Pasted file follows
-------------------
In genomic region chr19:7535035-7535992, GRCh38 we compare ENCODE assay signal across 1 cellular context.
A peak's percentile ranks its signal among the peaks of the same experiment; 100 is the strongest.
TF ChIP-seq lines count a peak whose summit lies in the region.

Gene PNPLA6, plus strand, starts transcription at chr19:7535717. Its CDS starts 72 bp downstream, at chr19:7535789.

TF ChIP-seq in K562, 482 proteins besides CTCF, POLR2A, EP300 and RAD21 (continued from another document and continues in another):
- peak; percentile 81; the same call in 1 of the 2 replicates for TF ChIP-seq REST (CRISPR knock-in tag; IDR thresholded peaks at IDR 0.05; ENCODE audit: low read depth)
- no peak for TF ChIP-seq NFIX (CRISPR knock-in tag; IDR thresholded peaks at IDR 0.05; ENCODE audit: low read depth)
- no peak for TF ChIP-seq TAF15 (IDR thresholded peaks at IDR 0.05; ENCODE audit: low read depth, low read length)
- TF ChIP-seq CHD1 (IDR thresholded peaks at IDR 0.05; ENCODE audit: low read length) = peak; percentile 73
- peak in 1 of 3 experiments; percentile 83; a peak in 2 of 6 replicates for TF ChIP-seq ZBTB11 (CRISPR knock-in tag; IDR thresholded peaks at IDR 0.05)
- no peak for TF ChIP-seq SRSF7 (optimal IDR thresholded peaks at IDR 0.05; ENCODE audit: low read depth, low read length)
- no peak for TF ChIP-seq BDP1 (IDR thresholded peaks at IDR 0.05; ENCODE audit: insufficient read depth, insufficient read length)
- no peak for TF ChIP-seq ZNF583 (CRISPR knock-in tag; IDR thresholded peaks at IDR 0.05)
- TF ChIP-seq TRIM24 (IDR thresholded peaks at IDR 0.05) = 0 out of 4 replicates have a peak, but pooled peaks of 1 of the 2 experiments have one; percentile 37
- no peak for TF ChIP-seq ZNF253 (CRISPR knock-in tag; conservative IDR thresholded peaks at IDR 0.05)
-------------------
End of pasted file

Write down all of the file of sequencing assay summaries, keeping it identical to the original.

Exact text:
In genomic region chr19:7535035-7535992, GRCh38 we compare ENCODE assay signal across 1 cellular context.
A peak's percentile ranks its signal among the peaks of the same experiment; 100 is the strongest.
TF ChIP-seq lines count a peak whose summit lies in the region.

Gene PNPLA6, plus strand, starts transcription at chr19:7535717. Its CDS starts 72 bp downstream, at chr19:7535789.

TF ChIP-seq in K562, 482 proteins besides CTCF, POLR2A, EP300 and RAD21 (continued from another document and continues in another):
- peak; percentile 81; the same call in 1 of the 2 replicates for TF ChIP-seq REST (CRISPR knock-in tag; IDR thresholded peaks at IDR 0.05; ENCODE audit: low read depth)
- no peak for TF ChIP-seq NFIX (CRISPR knock-in tag; IDR thresholded peaks at IDR 0.05; ENCODE audit: low read depth)
- no peak for TF ChIP-seq TAF15 (IDR thresholded peaks at IDR 0.05; ENCODE audit: low read depth, low read length)
- TF ChIP-seq CHD1 (IDR thresholded peaks at IDR 0.05; ENCODE audit: low read length) = peak; percentile 73
- peak in 1 of 3 experiments; percentile 83; a peak in 2 of 6 replicates for TF ChIP-seq ZBTB11 (CRISPR knock-in tag; IDR thresholded peaks at IDR 0.05)
- no peak for TF ChIP-seq SRSF7 (optimal IDR thresholded peaks at IDR 0.05; ENCODE audit: low read depth, low read length)
- no peak for TF ChIP-seq BDP1 (IDR thresholded peaks at IDR 0.05; ENCODE audit: insufficient read depth, insufficient read length)
- no peak for TF ChIP-seq ZNF583 (CRISPR knock-in tag; IDR thresholded peaks at IDR 0.05)
- TF ChIP-seq TRIM24 (IDR thresholded peaks at IDR 0.05) = 0 out of 4 replicates have a peak, but pooled peaks of 1 of the 2 experiments have one; percentile 37
- no peak for TF ChIP-seq ZNF253 (CRISPR knock-in tag; conservative IDR thresholded peaks at IDR 0.05)